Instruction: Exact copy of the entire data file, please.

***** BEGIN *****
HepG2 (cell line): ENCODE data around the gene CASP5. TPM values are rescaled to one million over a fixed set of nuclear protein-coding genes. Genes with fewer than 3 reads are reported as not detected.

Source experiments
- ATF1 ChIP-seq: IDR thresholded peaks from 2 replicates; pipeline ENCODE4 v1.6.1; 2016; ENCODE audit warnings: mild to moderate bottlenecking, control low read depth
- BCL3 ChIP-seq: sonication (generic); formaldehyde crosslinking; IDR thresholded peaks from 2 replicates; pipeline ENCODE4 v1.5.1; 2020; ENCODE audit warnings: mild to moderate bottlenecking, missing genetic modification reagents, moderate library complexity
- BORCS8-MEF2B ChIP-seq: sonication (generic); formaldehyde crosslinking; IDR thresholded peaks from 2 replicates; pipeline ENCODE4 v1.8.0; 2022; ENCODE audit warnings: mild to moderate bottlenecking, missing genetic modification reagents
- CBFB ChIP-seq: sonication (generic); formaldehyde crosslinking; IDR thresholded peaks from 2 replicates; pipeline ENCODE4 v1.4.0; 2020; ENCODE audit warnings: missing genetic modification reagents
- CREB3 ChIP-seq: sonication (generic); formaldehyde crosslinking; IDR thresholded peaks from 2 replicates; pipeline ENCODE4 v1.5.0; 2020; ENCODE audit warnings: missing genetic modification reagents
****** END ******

HepG2 (cell line): ENCODE data around the gene CASP5. TPM values are rescaled to one million over a fixed set of nuclear protein-coding genes. Genes with fewer than 3 reads are reported as not detected.

Source experiments
- ATF1 ChIP-seq: IDR thresholded peaks from 2 replicates; pipeline ENCODE4 v1.6.1; 2016; ENCODE audit warnings: mild to moderate bottlenecking, control low read depth
- BCL3 ChIP-seq: sonication (generic); formaldehyde crosslinking; IDR thresholded peaks from 2 replicates; pipeline ENCODE4 v1.5.1; 2020; ENCODE audit warnings: mild to moderate bottlenecking, missing genetic modification reagents, moderate library complexity
- BORCS8-MEF2B ChIP-seq: sonication (generic); formaldehyde crosslinking; IDR thresholded peaks from 2 replicates; pipeline ENCODE4 v1.8.0; 2022; ENCODE audit warnings: mild to moderate bottlenecking, missing genetic modification reagents
- CBFB ChIP-seq: sonication (generic); formaldehyde crosslinking; IDR thresholded peaks from 2 replicates; pipeline ENCODE4 v1.4.0; 2020; ENCODE audit warnings: missing genetic modification reagents
- CREB3 ChIP-seq: sonication (generic); formaldehyde crosslinking; IDR thresholded peaks from 2 replicates; pipeline ENCODE4 v1.5.0; 2020; ENCODE audit warnings: missing genetic modification reagents